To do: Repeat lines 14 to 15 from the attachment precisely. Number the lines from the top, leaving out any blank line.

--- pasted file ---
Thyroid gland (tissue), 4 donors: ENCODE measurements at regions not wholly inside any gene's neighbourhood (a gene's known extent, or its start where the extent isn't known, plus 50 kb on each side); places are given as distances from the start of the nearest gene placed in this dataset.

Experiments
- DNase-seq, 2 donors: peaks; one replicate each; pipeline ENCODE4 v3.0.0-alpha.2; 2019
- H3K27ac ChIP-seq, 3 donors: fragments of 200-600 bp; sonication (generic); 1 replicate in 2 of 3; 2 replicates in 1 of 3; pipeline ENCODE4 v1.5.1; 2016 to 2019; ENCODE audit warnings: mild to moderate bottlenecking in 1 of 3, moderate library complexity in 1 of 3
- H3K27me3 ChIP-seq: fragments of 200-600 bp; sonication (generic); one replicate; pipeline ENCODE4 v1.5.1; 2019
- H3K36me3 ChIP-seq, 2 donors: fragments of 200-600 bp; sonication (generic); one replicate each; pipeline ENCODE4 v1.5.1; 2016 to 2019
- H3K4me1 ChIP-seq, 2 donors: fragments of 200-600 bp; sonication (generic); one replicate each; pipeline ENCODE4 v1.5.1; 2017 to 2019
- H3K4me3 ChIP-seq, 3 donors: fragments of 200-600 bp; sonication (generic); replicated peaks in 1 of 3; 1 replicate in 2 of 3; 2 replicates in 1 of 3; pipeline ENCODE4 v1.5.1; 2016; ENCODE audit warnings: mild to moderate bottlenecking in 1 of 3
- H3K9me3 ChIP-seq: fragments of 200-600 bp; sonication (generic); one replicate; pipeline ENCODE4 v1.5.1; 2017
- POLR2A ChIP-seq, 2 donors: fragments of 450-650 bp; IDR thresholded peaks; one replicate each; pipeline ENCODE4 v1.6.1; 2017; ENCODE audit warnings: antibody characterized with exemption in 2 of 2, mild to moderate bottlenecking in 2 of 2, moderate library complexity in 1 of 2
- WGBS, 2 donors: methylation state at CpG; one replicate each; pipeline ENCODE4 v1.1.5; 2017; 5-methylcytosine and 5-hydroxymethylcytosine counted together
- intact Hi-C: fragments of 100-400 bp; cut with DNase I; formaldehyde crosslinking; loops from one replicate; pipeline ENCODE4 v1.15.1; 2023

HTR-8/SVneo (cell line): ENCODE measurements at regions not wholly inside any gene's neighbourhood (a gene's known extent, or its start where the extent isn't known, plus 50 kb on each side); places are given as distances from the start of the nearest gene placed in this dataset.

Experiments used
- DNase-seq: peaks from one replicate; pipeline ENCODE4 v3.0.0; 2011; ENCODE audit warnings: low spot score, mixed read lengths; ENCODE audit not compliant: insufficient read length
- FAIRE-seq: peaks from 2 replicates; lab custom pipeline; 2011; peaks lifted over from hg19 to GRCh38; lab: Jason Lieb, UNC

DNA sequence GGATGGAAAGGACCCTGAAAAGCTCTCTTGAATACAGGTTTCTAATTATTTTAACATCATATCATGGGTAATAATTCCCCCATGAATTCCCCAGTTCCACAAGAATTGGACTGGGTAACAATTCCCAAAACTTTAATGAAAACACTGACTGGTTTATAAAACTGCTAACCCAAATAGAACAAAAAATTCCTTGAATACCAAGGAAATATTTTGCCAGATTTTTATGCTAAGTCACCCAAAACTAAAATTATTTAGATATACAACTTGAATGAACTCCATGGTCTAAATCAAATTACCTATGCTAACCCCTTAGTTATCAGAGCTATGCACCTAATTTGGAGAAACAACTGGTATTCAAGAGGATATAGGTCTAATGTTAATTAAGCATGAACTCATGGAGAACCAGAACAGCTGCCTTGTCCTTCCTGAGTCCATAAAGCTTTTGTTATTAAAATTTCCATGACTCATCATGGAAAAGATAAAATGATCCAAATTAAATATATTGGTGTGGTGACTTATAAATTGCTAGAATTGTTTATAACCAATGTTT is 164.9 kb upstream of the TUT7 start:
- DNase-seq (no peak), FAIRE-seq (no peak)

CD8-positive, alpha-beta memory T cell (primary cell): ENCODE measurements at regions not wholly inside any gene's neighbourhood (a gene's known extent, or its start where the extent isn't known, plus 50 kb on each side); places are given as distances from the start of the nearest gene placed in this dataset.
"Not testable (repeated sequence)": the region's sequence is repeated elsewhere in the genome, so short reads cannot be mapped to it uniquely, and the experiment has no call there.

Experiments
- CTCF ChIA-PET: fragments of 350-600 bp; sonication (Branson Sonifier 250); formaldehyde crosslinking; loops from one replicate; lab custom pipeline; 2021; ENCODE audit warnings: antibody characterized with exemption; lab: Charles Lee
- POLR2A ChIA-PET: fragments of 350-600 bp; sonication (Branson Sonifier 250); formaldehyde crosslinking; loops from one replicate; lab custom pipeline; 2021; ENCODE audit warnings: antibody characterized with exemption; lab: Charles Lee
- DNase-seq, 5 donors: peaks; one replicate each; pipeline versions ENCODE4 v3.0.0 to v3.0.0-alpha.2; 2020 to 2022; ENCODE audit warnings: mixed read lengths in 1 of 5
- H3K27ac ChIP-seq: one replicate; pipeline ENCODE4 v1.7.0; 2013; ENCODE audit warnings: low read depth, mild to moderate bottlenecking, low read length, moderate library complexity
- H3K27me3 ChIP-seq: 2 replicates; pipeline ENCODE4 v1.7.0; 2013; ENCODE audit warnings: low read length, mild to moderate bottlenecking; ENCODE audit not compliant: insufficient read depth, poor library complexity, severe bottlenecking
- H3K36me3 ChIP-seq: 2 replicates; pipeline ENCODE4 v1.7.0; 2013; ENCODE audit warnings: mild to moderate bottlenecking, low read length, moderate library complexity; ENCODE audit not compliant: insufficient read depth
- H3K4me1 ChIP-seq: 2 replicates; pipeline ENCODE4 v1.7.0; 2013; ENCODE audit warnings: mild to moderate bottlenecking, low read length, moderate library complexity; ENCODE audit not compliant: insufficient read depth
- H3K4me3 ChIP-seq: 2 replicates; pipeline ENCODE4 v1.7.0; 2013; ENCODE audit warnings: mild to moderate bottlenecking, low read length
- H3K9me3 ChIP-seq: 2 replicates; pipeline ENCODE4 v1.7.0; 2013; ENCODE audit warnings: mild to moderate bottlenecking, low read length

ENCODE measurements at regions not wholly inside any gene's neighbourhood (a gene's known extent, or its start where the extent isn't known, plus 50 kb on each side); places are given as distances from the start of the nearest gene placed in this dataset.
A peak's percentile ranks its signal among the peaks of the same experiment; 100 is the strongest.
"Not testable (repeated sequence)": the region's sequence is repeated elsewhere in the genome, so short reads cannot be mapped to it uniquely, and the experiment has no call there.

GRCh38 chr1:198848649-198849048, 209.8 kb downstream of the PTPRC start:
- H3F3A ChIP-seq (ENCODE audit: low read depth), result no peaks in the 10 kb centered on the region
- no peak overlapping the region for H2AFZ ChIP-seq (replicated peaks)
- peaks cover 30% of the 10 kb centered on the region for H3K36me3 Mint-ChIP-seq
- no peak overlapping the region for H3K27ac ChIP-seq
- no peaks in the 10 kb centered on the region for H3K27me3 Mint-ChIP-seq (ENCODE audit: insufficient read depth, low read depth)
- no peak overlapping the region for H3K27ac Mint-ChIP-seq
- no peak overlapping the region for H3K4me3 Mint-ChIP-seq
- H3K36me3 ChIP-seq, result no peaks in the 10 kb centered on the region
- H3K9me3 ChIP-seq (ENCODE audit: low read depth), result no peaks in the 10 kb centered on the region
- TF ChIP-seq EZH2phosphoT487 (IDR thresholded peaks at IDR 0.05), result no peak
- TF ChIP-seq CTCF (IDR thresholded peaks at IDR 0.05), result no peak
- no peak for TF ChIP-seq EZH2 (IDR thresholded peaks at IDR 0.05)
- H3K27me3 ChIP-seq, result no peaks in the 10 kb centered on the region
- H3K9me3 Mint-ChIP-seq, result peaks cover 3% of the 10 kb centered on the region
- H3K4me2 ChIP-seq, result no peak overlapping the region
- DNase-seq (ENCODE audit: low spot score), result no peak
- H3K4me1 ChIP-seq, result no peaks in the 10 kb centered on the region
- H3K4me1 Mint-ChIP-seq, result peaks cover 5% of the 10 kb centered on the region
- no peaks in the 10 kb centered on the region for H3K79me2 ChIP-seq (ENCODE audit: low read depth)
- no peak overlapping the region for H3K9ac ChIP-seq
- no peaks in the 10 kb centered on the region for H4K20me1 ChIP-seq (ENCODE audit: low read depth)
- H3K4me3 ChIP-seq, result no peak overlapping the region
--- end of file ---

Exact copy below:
Experiments used
- DNase-seq: peaks from one replicate; pipeline ENCODE4 v3.0.0; 2011; ENCODE audit warnings: low spot score, mixed read lengths; ENCODE audit not compliant: insufficient read length